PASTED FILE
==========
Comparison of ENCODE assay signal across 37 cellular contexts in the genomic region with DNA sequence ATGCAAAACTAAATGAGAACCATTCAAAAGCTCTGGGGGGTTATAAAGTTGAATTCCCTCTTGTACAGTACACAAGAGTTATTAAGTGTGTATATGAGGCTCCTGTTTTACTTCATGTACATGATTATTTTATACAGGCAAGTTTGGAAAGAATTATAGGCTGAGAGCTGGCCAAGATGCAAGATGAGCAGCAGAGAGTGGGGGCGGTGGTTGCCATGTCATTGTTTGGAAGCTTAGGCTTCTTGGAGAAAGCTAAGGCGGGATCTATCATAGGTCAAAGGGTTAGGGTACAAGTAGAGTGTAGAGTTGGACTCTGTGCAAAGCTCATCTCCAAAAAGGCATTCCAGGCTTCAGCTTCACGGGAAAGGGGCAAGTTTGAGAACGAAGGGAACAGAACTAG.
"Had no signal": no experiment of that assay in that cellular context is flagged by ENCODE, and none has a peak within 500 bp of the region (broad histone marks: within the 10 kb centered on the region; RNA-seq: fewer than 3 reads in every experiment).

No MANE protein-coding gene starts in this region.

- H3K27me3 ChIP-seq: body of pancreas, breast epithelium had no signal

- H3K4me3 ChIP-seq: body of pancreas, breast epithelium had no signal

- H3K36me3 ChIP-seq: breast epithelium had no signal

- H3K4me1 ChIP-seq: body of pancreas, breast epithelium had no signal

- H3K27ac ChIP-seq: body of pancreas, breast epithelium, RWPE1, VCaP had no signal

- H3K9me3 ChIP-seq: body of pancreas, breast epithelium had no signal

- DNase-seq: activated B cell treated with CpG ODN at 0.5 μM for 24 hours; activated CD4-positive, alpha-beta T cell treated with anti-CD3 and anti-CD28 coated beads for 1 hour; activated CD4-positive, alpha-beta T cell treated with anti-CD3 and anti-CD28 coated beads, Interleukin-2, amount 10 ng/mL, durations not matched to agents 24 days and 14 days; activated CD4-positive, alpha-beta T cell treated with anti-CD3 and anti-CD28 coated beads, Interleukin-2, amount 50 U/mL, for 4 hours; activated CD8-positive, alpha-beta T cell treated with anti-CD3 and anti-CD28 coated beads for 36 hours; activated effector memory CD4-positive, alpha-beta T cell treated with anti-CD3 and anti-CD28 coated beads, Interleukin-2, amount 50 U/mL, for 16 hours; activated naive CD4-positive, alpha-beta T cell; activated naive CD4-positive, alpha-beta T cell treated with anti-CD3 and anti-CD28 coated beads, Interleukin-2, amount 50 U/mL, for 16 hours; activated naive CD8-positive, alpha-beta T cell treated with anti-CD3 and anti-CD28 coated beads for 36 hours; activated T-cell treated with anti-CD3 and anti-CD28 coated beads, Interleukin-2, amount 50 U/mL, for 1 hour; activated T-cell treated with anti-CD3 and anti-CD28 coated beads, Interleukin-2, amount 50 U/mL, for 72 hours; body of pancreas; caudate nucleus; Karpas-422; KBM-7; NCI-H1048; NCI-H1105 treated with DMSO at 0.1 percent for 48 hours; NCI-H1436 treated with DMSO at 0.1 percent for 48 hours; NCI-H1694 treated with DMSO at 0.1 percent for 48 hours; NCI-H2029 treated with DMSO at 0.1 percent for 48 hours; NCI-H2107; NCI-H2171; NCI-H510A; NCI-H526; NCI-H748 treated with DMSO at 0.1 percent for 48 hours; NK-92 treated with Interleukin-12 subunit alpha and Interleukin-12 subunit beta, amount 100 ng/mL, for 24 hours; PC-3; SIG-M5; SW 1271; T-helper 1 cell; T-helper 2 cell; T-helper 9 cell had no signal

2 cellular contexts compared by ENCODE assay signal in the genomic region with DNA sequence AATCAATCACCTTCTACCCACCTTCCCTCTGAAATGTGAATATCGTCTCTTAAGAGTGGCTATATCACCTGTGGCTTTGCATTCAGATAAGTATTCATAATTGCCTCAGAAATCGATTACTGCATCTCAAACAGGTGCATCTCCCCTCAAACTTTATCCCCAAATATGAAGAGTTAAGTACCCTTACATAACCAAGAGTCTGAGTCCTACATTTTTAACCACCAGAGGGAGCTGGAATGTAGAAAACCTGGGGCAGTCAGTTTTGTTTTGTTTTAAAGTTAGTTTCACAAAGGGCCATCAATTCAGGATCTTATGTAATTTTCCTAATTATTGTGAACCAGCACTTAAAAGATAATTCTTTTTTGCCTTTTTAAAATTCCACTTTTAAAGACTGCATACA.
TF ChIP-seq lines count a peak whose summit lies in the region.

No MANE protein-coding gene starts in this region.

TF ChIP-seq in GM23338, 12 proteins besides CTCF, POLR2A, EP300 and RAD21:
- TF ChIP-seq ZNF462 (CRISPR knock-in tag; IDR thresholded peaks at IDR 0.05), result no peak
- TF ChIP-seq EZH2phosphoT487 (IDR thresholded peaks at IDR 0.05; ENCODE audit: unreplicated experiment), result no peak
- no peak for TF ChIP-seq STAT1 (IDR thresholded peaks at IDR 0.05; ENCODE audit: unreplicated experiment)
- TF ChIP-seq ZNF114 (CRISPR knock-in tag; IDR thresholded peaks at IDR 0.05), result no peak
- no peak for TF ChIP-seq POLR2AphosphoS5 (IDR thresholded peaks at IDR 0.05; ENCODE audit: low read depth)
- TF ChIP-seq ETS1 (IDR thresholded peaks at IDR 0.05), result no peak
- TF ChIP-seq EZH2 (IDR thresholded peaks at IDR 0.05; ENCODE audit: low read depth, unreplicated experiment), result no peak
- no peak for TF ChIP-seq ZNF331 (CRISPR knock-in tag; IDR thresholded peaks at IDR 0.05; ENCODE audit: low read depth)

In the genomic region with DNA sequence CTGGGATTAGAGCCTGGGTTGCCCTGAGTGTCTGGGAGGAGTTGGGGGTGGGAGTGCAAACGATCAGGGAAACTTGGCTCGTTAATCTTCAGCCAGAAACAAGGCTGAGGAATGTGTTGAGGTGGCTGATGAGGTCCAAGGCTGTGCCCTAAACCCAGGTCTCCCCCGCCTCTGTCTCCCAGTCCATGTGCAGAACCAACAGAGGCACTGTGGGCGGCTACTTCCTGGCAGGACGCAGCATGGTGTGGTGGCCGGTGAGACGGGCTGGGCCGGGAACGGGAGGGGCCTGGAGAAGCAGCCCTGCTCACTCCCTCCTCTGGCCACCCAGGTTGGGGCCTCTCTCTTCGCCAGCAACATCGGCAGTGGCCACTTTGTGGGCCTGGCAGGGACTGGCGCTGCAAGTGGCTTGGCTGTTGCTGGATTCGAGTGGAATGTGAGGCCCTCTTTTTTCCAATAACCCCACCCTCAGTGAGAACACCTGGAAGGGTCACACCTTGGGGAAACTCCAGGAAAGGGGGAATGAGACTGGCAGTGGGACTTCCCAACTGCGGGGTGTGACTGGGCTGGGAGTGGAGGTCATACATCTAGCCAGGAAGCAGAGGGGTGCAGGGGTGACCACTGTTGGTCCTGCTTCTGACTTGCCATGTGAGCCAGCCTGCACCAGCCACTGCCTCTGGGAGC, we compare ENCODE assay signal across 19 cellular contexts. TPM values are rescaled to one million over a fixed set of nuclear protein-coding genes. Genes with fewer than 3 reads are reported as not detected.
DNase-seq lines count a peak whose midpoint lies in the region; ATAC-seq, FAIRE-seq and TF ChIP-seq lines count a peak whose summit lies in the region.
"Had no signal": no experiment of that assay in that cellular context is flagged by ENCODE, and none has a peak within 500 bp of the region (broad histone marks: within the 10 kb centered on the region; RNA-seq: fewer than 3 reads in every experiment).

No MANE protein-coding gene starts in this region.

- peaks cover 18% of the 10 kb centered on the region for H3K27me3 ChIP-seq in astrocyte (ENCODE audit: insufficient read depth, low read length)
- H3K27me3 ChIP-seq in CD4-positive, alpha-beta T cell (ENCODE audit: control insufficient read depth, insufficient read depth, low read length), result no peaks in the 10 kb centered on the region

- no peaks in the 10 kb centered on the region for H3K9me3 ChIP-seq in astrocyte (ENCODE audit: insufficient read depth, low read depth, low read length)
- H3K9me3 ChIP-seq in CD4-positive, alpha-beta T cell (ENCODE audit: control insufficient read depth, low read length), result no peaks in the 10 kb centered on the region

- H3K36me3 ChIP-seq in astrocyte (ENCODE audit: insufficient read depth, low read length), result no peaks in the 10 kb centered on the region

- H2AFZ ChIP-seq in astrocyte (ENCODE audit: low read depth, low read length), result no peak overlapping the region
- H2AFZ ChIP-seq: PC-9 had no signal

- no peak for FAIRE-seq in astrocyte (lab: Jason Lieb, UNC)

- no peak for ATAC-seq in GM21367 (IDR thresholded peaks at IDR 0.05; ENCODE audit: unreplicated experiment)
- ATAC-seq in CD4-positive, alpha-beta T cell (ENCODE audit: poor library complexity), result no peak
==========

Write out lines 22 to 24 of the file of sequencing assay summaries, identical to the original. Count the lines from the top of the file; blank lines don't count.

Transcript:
- no peak for TF ChIP-seq ZNF331 (CRISPR knock-in tag; IDR thresholded peaks at IDR 0.05; ENCODE audit: low read depth)

In the genomic region with DNA sequence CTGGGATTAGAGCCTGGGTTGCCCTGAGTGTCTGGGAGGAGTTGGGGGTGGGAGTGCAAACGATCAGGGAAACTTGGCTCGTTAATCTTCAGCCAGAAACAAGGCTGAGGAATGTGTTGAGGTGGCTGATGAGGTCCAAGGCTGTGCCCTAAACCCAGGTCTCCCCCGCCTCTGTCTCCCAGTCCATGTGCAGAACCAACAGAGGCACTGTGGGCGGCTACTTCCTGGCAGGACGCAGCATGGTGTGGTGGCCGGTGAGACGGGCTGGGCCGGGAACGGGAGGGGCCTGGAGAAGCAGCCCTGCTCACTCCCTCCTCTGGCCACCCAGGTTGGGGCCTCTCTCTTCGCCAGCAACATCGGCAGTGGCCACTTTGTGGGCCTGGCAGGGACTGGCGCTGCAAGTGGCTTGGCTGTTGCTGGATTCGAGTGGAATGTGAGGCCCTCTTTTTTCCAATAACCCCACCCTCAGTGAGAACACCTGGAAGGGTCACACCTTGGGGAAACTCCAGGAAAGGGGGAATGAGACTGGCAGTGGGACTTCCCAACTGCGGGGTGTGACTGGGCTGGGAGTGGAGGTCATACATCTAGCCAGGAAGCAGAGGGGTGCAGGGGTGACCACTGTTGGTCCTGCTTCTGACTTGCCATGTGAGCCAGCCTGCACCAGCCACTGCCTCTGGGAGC, we compare ENCODE assay signal across 19 cellular contexts. TPM values are rescaled to one million over a fixed set of nuclear protein-coding genes. Genes with fewer than 3 reads are reported as not detected.
DNase-seq lines count a peak whose midpoint lies in the region; ATAC-seq, FAIRE-seq and TF ChIP-seq lines count a peak whose summit lies in the region.